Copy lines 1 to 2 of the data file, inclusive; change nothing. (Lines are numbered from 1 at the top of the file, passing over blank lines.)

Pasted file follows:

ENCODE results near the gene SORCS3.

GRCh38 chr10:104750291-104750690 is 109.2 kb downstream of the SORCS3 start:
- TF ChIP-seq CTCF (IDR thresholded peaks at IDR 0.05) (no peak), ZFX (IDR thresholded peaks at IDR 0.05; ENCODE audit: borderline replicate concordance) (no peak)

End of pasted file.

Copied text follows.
ENCODE results near the gene SORCS3.

GRCh38 chr10:104750291-104750690 is 109.2 kb downstream of the SORCS3 start: